I hope this new, expanded book will help practitioners deepen their practice and find more joy in it, and will serve as inspiration to further explore the āsanas!
Eyal Shifroni, Feb. 2020
 I use Variations with capitalized ‘V’ for variations presented here, to differentiate them from regular asana variations.
B.K.S. Iyengar developed a range of equipment and accessories that enable every person to improve his or her āsana practice and benefit from it. The main purposes of these “props” is to help practitioners to:
- Perform āsanas that are difficult to perform independently with greater ease;
- Achieve and maintain correct alignment;
- Remain longer and relax in challenging āsanas, in order to attain their full benefit;
- Study and investigate the āsanas in greater depth.
This guide focuses on one prop: the chair! The chair is indeed a very useful prop, which is both widely available and very effective as an aid for all types of āsanas. As you will see in this book, there are many, many ways to use this one simple prop. Often, chairs can replace specialized expensive props. For example, many Iyengar Yoga centers have a “horse” prop, or trestle – which is a large and bulky piece of equipment. It’s not feasible to have such specialized and expensive props for every student in a class. Chairs can serve as a good substitute, and yoga centers usually have enough chairs to provide one for each student. Here is an example of using a chair instead of a trestle for Utthita Trikoṇāsana.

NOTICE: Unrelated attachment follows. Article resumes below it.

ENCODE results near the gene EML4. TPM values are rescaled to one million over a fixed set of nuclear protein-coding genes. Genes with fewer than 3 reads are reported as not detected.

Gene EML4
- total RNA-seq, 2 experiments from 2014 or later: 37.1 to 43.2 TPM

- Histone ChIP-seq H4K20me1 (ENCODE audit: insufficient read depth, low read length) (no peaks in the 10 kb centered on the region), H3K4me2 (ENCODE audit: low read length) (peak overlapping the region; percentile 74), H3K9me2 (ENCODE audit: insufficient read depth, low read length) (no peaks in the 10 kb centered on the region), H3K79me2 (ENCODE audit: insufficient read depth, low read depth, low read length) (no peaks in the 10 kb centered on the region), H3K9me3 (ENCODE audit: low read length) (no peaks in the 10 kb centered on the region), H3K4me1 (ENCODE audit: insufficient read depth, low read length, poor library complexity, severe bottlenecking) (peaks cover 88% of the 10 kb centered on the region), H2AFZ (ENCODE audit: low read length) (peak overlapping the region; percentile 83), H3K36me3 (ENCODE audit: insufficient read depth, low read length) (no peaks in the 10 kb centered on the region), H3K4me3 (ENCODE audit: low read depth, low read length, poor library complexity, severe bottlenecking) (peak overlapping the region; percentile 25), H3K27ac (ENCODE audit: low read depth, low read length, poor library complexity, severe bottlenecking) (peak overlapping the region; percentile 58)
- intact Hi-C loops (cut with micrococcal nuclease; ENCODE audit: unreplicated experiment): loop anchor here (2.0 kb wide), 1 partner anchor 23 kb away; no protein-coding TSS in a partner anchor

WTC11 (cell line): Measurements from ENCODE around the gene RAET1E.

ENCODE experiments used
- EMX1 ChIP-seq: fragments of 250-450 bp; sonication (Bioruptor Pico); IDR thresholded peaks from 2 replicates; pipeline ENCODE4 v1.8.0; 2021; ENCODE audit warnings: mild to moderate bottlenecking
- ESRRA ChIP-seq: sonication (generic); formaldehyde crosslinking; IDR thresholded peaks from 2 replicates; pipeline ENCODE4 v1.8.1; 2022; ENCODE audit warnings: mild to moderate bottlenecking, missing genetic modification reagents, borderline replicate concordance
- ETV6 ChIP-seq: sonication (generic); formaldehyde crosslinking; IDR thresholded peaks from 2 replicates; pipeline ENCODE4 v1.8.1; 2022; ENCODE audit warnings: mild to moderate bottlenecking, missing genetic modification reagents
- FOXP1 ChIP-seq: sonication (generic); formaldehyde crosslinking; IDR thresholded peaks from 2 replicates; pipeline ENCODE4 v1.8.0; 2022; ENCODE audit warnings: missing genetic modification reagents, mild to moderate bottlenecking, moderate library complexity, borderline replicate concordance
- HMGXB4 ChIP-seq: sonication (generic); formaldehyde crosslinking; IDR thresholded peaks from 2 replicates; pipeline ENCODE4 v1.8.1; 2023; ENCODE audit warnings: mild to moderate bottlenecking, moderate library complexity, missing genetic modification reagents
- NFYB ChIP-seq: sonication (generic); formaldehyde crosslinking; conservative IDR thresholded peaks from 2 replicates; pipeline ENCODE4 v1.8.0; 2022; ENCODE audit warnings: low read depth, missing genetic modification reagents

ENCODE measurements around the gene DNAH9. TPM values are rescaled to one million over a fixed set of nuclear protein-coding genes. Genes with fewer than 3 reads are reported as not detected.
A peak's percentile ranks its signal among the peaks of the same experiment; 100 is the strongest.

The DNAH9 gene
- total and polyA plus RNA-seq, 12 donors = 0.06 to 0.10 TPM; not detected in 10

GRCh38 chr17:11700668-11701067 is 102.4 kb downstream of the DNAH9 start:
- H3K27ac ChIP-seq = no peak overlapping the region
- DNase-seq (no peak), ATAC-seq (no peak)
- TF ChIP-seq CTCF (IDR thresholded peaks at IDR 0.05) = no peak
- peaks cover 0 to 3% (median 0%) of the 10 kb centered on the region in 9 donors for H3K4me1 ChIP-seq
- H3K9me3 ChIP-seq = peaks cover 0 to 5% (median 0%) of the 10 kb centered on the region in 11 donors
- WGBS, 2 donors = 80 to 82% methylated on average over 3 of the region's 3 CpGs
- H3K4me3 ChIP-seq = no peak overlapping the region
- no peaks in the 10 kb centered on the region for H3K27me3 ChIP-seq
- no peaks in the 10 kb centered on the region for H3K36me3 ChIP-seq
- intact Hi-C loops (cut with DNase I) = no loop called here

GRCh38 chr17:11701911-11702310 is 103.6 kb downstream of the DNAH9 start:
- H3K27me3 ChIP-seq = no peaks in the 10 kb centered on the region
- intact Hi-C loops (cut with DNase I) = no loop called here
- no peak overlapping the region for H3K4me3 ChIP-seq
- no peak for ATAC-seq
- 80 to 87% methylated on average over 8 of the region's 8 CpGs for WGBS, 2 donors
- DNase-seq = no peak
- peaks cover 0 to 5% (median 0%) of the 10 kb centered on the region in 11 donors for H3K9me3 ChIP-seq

Yoga chairs are affordable for any practitioner to have at home for his or her self-practice. Moreover, chairs are not made just for yoga; they are everywhere and can be used to do simple yoga poses at home, in the office, and even in airplanes and trains.
This book covers many uses of chairs for diverse groups of people.